by Eudora Chuah
This December, I spent a week in a rural town on a mission trip.
As I wasn’t able to make the trip last year, I made an intentional commitment to go this year. I was eager to catch up from where I had left off with the locals two years ago.
But because this was my third trip … I knew what to expect. We’d plan Christmas events for the community there, conduct home visits and attend church with the local believers.
There were even more ideas and back-up plans beyond our planned programme. To me, we were more than well-prepared.
It was only when registration for the trip concluded and the group was finalised, that I realised that unlike previous years, the team was mostly comprised of first-timers.
This meant that the new team members were incredibly enthusiastic. They were also very curious and full of initiative. One even asked if she should get acquainted with Gospel terms in the local language! Other first-timers would also double-check on things like the trip’s logistics and whether we were up to speed on the planning.
I actually said they were unduly kanchiong – uptight – and that there was no need to make plans in such detail because from experience I knew all our plans were always subject to change.
But as I observed the differences between the first-timers and myself, I began to wonder: I was just like them before … What changed?
Like them, I wanted to give my best. But objectively, we didn’t need this much preparation, especially if it would go to waste due to last minute changes.
On reflection, I found the real issue was that having become more accustomed to a context that was once new and exciting – my enthusiasm for the work there had faded.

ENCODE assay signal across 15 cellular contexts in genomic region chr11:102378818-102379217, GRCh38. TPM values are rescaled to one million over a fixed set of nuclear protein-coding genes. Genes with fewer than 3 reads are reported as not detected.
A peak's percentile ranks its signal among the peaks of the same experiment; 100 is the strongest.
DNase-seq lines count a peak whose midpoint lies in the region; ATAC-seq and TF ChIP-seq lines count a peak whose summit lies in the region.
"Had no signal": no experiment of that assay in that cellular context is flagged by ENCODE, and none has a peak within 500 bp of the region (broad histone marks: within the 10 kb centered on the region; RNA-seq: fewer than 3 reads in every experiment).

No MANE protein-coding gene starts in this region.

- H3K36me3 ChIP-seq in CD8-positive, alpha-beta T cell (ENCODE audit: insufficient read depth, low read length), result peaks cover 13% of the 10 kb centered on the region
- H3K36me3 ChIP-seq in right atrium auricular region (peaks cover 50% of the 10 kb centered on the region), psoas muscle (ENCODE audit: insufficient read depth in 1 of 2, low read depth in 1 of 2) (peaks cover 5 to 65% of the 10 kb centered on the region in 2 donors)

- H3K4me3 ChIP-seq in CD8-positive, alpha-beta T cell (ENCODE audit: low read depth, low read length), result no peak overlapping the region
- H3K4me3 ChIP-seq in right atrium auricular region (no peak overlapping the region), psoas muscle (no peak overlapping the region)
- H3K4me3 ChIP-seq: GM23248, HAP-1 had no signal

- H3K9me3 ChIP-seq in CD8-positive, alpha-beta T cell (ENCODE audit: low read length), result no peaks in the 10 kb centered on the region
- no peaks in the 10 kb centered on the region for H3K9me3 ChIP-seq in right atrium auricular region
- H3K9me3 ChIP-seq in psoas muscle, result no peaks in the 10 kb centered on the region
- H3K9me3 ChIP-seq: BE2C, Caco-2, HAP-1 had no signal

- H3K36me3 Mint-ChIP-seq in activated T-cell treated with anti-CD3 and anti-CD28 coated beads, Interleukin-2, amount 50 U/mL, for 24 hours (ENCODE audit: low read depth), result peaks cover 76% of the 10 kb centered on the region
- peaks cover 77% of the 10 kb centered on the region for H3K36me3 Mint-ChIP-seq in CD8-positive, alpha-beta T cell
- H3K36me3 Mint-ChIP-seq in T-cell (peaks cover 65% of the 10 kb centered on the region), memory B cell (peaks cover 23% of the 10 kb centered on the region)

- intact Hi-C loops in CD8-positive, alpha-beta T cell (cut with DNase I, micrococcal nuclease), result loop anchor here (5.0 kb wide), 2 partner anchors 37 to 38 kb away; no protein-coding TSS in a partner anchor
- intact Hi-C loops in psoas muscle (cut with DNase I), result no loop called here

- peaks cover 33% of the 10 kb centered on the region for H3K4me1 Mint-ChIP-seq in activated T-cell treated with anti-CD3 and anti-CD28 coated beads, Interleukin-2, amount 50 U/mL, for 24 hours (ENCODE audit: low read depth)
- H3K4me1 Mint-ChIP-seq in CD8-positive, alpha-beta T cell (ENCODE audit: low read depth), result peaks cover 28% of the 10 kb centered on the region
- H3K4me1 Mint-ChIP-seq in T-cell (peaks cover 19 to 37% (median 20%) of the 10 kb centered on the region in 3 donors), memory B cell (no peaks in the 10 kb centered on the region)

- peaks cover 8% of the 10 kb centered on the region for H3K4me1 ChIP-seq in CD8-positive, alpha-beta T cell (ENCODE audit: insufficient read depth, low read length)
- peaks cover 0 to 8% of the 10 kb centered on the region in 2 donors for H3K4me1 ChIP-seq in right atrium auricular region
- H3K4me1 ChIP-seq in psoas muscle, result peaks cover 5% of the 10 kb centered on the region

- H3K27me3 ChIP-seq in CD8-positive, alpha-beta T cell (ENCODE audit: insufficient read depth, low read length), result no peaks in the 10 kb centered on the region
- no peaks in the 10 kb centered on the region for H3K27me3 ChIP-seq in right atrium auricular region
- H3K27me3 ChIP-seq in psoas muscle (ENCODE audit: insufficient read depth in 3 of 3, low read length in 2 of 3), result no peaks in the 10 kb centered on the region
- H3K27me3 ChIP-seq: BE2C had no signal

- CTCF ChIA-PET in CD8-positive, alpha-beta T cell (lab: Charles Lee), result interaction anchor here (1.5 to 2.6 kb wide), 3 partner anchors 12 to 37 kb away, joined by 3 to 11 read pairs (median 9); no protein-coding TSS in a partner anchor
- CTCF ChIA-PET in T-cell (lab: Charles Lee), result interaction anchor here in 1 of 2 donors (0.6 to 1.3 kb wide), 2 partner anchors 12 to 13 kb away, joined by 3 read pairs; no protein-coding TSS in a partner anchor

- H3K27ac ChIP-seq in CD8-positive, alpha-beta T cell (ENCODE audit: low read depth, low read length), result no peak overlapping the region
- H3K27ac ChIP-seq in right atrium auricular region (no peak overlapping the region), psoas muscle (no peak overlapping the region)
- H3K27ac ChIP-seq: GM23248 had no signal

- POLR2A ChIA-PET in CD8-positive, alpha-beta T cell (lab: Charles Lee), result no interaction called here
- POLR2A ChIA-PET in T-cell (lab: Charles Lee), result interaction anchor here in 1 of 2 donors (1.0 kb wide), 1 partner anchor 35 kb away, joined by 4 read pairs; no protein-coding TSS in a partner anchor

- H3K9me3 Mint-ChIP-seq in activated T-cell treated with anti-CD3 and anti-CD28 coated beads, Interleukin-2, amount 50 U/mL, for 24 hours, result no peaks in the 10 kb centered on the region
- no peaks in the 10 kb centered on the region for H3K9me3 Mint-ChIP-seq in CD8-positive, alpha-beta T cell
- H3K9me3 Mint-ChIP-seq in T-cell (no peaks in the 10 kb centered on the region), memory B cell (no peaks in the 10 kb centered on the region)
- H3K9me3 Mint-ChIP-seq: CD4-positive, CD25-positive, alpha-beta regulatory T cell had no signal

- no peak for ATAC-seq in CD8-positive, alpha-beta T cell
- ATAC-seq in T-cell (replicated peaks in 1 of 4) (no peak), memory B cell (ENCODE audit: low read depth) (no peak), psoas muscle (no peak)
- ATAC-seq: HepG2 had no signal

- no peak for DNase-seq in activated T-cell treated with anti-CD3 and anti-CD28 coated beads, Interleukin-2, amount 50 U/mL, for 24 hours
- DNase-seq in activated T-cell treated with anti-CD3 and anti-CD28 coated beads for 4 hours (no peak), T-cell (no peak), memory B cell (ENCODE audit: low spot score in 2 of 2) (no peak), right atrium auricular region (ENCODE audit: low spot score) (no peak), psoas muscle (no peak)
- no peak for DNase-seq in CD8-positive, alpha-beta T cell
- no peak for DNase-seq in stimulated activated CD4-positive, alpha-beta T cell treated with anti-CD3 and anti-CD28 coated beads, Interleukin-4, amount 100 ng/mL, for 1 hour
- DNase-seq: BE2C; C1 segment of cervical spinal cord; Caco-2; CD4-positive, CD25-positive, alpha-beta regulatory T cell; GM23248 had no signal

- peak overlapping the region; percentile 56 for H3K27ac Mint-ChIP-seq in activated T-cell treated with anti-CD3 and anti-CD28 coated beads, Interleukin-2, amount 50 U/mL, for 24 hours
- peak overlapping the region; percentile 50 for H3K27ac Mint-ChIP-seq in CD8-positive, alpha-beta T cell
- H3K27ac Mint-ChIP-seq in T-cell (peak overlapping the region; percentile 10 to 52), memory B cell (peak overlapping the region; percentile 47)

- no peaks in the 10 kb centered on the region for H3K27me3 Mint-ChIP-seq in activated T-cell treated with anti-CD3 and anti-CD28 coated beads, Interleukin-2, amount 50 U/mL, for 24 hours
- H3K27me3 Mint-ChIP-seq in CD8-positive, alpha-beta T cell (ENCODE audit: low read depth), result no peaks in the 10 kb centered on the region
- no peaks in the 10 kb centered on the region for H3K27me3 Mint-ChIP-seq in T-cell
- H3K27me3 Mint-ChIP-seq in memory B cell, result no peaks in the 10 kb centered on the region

I must be clear: It wasn’t that my heart for missions had grown cold. It was just … The spark I once had wasn’t as bright as it was on my first trip.
What then? We didn’t have much time until our trip, and we had a small team too. So pulling out of the trip wasn’t an option.
I found the answer to my faded enthusiasm at Mission Sunday in church, where my pastor preached about conducting missions for the glory of God.
The message he preached was a simple one: God chose and saved us for His glory.
Simple yet profound, the message spoke right to my lack of enthusiasm. He chose and saved me. That realisation fired up my heart for evangelism once more. I wanted to see God gather His people to Himself, and I wanted to be a part of that work.
It was humbling to be reminded that the heart of missions didn’t lie in plans, language proficiencies or other human things.
Instead, it was the idea that Jesus Himself was sent on a mission. So if you consider a week living in a foreign land a big sacrifice, try dying away from home as a living sacrifice, like Jesus voluntarily did, far removed from His heavenly home.
Christ came to us with great fervour and great purpose. So I chose to go – just the way He would – knowing all that mattered was to do His will with all my heart (Colossians 3:23).
This article originally appeared on Thir.st on January 3, 2018.